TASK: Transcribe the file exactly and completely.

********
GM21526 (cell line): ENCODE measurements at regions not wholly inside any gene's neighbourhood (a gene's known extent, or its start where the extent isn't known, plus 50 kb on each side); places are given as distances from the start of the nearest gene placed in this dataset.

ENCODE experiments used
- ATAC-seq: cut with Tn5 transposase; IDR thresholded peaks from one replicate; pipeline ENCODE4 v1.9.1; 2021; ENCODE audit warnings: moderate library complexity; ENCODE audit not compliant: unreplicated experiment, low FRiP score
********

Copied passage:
GM21526 (cell line): ENCODE measurements at regions not wholly inside any gene's neighbourhood (a gene's known extent, or its start where the extent isn't known, plus 50 kb on each side); places are given as distances from the start of the nearest gene placed in this dataset.

ENCODE experiments used
- ATAC-seq: cut with Tn5 transposase; IDR thresholded peaks from one replicate; pipeline ENCODE4 v1.9.1; 2021; ENCODE audit warnings: moderate library complexity; ENCODE audit not compliant: unreplicated experiment, low FRiP score